His desire to talk is an amazing thing—and worth noting. Without buprenorphine, a person who relapses is not generally eager to speak to his/her sponsor, let alone counselor or physician. In those cases, the mind reels from an avalanche of shame, and the need to keep secrets—even from one’s own awareness—becomes paramount.
There are many buprenorphine programs that would discharge a person for one relapse—and in such cases, I would not expect the same type of honesty from patients. I don’t get the logic of those programs, and I become angry when I think about them. As I’ve said before, if a person relapses, that person NEEDS help—not abandonment! I believe that the proper approach to treating addiction can be found in almost all cases simply by considering opioid dependence to be another chronic illness. And if someone with heart disease overexerts himself and comes in with chest pain, we don’t boot him from treatment!
Paul made an appointment to talk about his experience. He explained how he felt when his old buddy contacted him, and we discussed ways to avoid meeting up with ‘old friends’ in the future. He discussed the urge to escape when he saw the paraphernalia—to escape from life’s responsibilities—and we talked about how difficult it can be to simply tolerate life sometimes, and the powerful effects of triggers and cues. Most interesting to me, as a psychodynamic psychiatrist, he talked about a complicated set of thoughts and feelings that came up when he saw the drugs—questions about who he was, about shame, about the heavy load that comes with doing the right thing, and about the pressure of not letting people down. Those are all big issues, I said as I agreed with him. How much easier, at least for a few moments, to just be ‘nothing’—to have no expectations about one’s self!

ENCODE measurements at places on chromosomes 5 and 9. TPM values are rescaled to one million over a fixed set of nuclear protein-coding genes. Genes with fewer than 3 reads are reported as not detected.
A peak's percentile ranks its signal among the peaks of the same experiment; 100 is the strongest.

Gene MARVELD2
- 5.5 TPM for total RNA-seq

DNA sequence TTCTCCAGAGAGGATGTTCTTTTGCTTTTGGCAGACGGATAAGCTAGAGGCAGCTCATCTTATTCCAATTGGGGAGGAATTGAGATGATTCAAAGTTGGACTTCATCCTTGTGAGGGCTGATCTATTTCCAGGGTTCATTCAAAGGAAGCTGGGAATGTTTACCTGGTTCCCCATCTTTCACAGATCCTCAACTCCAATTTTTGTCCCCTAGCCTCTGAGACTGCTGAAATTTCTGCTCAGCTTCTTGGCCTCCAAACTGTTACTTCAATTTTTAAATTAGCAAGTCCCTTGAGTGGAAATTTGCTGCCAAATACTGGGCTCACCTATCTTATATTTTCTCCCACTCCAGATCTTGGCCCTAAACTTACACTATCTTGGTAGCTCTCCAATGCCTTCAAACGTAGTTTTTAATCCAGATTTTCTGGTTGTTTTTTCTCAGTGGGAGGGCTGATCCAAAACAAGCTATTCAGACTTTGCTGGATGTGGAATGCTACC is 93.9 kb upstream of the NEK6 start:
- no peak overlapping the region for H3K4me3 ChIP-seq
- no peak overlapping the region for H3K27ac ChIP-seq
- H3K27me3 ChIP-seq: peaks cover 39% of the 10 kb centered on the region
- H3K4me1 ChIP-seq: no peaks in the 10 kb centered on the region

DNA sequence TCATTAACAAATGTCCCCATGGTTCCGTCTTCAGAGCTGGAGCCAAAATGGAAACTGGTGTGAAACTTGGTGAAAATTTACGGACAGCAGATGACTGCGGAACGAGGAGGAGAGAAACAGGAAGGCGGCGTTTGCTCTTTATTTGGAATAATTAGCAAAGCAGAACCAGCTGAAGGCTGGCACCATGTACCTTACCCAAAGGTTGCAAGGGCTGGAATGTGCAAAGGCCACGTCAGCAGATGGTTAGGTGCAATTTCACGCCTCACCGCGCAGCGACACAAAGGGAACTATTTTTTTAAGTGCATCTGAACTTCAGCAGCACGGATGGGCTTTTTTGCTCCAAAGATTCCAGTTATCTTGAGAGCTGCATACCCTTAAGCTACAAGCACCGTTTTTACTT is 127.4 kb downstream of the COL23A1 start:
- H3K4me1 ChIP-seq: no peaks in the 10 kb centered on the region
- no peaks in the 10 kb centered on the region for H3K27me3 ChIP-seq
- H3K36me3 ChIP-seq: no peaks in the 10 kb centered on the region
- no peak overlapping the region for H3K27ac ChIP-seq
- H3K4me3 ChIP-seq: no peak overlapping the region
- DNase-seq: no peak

We talked about the challenge of being ‘someone’– of being proud of one’s self. It feels good to do the right thing– but it may also feel bad. Am I letting my old friends down, if I do better? I suggested that he might watch the old movie, Ordinary People, where a younger brother struggles after surviving an accident that claimed the life of his brother.
Before buprenorphine, people struggled with opioid dependence largely on their own. Yes, we had twelve step groups—and still do—but twelve step groups place the responsibility to get one’s act together squarely on the back of the using addict. Many people in AA or NA will say that “AA is a selfish program.” It has to be. When one relapses, one is left with his own distorted insight, accumulating consequences until, hopefully, he finds his way back to the pathway established by the simple program of the steps.